I love a seasonal beer. My first question upon sitting down at any pub or restaurant is always, “What are your current seasonals on tap.” Often, it’s the only way to try something new in all but the most beer-centric of establishments.
Well, except for the winter. I’ll try nearly anything in the fall, do my best to get in all the summer seasonals I can, but until a few years ago, I tended to stick with the year-round standards. Perhaps its just cause it’s twenty degrees out, but I tend to find most Christmas-y beers a bit too…Christmas-y. First, nearly all winter seasonals are ales (as that’s when those yeasts could traditionally ferment), and most American microbrews really, really pile on the hops, which I find to be unbalanced. And secondly, “Christmas ales” are seriously spiced, like a cookie, and I tend to appreciate a beer that tastes like beer, not gingerbread.
But, over the last few seasons, I’ve worked my way through the overly cloved and overly hopped forgettables, and discover eight that are actually worth seeking out, and will certainly be a hit at any gathering to which you might bring ’em.
Great Lakes Christmas Ale – To me, this is a local, brewed in Cleveland, Ohio, only two hours from my home. In fact, I saw the the brewery this weekend. But, it’s now nationally available, and for good reason: it’s pretty tasty. Somebody once told me that something like 85% of Great Lakes’ sales come from their Christmas Ale, and that doesn’t sound totally unbelievable. Seek it out.
Tröegs Mad Elf – Tastes like a cherry lollipop, looks like a cherry lollipop, and is the better for it. Watch this guy’s 11% ABV, or you’ll end up looking like that, well, mad elf on the label. Fun to work on with friends.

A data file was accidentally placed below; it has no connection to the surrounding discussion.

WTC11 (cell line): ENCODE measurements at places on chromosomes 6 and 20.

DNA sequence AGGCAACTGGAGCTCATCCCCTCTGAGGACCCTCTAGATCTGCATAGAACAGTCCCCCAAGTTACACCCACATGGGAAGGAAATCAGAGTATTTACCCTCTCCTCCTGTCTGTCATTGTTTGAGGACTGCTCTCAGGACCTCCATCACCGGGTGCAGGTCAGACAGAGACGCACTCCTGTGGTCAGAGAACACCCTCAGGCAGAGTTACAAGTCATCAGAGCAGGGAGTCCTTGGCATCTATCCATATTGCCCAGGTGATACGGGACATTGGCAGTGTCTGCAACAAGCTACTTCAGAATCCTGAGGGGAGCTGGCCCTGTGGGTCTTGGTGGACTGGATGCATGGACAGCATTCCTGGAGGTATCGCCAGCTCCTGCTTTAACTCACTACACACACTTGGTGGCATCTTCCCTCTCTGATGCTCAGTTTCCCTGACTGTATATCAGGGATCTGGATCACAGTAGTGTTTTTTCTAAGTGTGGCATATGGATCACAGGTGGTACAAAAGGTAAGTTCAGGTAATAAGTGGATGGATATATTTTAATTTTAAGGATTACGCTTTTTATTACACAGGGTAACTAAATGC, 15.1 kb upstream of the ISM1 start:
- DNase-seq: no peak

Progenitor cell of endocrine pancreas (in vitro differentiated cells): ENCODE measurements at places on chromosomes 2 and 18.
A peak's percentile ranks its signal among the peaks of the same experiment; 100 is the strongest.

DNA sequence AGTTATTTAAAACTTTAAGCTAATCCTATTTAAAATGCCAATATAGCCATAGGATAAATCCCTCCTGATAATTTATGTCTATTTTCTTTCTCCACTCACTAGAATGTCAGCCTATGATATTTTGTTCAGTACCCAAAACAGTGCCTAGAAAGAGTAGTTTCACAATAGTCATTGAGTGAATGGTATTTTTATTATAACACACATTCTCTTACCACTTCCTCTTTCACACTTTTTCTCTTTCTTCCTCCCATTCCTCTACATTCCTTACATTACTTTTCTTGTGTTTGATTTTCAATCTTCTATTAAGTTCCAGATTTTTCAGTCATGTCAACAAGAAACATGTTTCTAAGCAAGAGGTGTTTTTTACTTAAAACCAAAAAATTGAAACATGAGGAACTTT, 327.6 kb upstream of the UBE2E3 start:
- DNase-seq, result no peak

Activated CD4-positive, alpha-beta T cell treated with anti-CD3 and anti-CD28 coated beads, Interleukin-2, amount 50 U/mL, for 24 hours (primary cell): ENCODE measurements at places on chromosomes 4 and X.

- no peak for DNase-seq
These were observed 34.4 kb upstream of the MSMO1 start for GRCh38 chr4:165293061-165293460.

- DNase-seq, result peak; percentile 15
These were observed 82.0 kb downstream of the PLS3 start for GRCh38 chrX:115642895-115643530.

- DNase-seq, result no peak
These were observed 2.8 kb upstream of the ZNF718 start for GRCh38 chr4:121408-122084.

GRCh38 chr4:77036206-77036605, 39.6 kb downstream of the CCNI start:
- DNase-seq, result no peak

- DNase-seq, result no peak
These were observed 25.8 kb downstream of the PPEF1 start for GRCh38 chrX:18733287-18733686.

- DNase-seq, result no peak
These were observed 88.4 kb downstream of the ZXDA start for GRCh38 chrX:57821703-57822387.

21st Amendment Fireside Chat – I’ve come to love nearly all of San Francisco’s 21st Amendment can-only brews, as much as for their really fascinating, and challenging, flavor profiles, as well as their impeccable design. This English-style ale will make you think differently about what’s possible in a can. Probably my favorite this year.
Breckenridge Christmas Ales – One of the more widely available microbrews, this Colorado-based microbrew went the chocolately, caramely route, rather than the cinnamon and nutmeg spicey option. Especially good at cellar, rather than refrigerator, temps, it goes super well with holiday roasted meats and veggies.
Harpoon Winter Warmer – A perennial favorite of mine. I toured the Boston brewery in the fall of 2010 when they were just getting last years batch ready, and got to taste the special pale malted grains and unique hops. Inexpensive to get a whole bunch, and versatile enough to keep drinking through January and February
Rogue Santa’s Private Reserve – How can you not wanna drink what St. Nick does during the season? This double-hopped ale is very, very hoppy (duh) but its rich malts and pine-tree like tinge balances the bitter.
Sierra Nevade Celebration Ale – One of the U.S.’s most successful microbreweries, it’s nearly as hoppy as the Rogue, but really succeeds at super cold temperatures. (You should chill it in the snow) Like their ubiquitous Pale Ale, this guy has a lovely balance of hop and malt that works well…if you’re an ale person to start with. Otherwise, it could be a bit intense.
Delirium Noël -Likely the most interesting winter seasonal, and by interesting, I mean, sorta nuts. You’ll note something different in every sip as the beer warms up. It’s very yeasty – smells like pizza dough – and even has a bit of yeast sediment in the bottom of the bottle. An excellent Belgian dark ale. I’d drink it year round. If only to look at that crazy pink elephant sledding about.
Top photo by Davgonz; licensed under Creative Commons. Other images courtesy of the respective breweries.